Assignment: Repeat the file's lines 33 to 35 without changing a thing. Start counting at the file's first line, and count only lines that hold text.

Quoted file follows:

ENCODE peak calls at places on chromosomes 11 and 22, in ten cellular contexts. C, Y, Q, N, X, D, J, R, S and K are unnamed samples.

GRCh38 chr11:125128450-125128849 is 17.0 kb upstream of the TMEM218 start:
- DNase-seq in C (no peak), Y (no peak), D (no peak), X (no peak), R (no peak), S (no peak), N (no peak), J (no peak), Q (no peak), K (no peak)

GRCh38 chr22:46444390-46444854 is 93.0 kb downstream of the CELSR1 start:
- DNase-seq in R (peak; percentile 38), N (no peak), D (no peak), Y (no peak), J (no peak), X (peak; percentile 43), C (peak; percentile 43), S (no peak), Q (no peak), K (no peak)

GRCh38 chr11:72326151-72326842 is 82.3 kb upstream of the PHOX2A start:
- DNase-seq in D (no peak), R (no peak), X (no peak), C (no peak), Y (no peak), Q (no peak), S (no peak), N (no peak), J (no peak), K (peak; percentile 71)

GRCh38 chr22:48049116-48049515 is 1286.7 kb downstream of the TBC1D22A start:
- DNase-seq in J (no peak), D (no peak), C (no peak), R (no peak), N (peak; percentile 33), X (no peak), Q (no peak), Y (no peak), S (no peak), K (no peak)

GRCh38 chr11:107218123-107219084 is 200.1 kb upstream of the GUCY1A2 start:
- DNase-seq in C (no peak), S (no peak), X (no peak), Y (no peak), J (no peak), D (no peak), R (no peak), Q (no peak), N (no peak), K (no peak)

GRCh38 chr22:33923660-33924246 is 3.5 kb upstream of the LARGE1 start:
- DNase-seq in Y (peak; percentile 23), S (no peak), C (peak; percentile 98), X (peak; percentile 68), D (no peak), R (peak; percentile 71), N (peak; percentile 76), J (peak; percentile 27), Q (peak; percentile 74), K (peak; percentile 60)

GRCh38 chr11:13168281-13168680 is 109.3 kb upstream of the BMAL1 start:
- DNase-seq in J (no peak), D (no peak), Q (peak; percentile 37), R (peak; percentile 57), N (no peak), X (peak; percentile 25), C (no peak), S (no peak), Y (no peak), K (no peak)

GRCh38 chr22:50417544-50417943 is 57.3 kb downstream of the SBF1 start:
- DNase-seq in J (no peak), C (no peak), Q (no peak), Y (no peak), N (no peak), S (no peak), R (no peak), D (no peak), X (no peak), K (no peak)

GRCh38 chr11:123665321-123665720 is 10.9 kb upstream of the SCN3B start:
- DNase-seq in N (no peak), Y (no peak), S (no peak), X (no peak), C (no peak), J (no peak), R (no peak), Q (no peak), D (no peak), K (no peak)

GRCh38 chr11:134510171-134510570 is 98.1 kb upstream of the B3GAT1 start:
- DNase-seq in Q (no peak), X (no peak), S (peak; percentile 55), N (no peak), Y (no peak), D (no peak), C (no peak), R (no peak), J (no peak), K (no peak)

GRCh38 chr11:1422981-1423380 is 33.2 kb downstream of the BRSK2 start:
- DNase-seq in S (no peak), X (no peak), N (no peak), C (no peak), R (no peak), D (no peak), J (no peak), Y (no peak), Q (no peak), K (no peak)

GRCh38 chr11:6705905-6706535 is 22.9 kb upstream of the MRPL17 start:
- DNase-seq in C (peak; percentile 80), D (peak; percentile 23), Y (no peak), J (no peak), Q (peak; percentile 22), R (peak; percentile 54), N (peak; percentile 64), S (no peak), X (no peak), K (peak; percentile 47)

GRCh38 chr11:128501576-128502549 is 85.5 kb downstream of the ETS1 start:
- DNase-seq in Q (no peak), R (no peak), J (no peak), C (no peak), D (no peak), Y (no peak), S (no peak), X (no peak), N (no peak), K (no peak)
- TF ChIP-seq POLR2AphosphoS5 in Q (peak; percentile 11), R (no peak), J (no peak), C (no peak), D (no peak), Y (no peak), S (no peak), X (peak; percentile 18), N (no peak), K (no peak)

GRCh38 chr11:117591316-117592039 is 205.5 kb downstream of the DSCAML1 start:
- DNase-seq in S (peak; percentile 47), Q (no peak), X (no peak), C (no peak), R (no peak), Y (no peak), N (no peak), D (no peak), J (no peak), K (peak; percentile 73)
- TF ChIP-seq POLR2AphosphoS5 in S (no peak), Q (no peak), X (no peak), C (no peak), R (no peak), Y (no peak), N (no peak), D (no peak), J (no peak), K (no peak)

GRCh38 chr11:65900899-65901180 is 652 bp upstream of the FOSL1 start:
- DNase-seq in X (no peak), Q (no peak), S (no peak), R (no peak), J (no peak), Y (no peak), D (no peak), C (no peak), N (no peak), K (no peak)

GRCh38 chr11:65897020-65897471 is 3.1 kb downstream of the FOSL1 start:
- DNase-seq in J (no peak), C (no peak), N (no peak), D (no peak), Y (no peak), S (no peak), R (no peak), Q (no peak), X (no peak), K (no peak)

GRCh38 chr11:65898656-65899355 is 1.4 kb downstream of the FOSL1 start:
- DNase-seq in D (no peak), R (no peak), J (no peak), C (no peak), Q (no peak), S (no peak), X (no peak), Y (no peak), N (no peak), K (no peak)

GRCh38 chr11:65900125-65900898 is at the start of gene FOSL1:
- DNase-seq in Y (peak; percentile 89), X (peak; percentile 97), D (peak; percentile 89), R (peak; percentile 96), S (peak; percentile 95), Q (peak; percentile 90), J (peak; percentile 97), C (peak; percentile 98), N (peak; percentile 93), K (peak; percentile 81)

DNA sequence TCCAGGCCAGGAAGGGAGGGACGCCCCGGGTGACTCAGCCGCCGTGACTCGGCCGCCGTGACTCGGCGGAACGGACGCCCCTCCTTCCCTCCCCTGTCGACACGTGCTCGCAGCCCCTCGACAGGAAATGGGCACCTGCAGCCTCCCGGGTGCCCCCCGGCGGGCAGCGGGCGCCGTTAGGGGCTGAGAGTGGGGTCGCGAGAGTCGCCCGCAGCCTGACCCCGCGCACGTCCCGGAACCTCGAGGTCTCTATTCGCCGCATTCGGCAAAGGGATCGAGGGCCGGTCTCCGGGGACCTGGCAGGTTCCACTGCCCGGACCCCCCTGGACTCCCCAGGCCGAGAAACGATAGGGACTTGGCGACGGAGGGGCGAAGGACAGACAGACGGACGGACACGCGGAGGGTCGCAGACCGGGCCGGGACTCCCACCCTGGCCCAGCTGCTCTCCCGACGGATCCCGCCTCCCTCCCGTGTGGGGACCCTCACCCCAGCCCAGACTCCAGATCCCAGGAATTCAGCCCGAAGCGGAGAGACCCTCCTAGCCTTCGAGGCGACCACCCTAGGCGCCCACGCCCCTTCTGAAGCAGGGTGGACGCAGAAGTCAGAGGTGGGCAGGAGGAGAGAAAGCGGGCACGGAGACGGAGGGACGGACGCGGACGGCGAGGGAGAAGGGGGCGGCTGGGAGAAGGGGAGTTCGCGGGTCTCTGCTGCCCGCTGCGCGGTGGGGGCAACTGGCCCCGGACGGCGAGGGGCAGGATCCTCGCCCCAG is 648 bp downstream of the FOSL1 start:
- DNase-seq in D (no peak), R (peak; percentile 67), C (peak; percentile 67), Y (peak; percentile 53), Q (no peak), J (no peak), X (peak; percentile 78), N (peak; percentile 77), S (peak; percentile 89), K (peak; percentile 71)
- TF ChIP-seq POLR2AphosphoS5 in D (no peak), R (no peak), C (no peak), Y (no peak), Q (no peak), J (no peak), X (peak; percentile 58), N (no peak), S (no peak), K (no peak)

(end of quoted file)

- DNase-seq in X (no peak), Q (no peak), S (no peak), R (no peak), J (no peak), Y (no peak), D (no peak), C (no peak), N (no peak), K (no peak)

GRCh38 chr11:65897020-65897471 is 3.1 kb downstream of the FOSL1 start:
- DNase-seq in J (no peak), C (no peak), N (no peak), D (no peak), Y (no peak), S (no peak), R (no peak), Q (no peak), X (no peak), K (no peak)